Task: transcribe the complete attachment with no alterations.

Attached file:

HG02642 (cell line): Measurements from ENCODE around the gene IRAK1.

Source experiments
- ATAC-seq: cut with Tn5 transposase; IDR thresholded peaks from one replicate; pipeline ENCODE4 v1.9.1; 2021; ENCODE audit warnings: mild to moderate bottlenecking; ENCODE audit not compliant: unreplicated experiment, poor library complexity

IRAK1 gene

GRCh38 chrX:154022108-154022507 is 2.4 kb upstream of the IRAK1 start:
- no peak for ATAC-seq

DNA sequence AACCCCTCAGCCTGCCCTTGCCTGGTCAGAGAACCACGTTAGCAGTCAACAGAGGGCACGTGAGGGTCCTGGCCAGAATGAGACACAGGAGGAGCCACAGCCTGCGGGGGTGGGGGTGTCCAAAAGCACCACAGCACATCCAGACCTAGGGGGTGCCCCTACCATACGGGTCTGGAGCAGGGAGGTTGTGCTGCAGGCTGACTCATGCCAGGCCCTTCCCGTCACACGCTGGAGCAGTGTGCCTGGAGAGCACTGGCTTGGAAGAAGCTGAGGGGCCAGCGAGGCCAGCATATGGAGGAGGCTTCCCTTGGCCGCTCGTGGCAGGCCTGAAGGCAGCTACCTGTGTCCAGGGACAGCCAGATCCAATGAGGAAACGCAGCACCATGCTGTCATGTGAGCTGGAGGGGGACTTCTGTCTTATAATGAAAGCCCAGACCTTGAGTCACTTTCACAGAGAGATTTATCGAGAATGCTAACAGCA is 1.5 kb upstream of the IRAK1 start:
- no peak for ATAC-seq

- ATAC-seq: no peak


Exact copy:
HG02642 (cell line): Measurements from ENCODE around the gene IRAK1.

Source experiments
- ATAC-seq: cut with Tn5 transposase; IDR thresholded peaks from one replicate; pipeline ENCODE4 v1.9.1; 2021; ENCODE audit warnings: mild to moderate bottlenecking; ENCODE audit not compliant: unreplicated experiment, poor library complexity

IRAK1 gene

GRCh38 chrX:154022108-154022507 is 2.4 kb upstream of the IRAK1 start:
- no peak for ATAC-seq

DNA sequence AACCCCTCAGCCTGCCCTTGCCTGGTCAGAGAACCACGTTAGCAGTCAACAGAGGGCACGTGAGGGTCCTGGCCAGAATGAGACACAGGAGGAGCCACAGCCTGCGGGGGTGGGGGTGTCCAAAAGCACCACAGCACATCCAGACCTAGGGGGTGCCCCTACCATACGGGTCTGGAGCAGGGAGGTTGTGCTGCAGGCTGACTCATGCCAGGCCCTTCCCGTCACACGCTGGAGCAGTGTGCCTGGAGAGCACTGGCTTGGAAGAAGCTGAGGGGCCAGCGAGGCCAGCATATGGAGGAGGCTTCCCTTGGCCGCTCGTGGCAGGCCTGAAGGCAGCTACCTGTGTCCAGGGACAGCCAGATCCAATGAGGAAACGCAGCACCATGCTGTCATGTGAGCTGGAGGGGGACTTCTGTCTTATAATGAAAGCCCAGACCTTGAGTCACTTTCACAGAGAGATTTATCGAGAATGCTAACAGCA is 1.5 kb upstream of the IRAK1 start:
- no peak for ATAC-seq

- ATAC-seq: no peak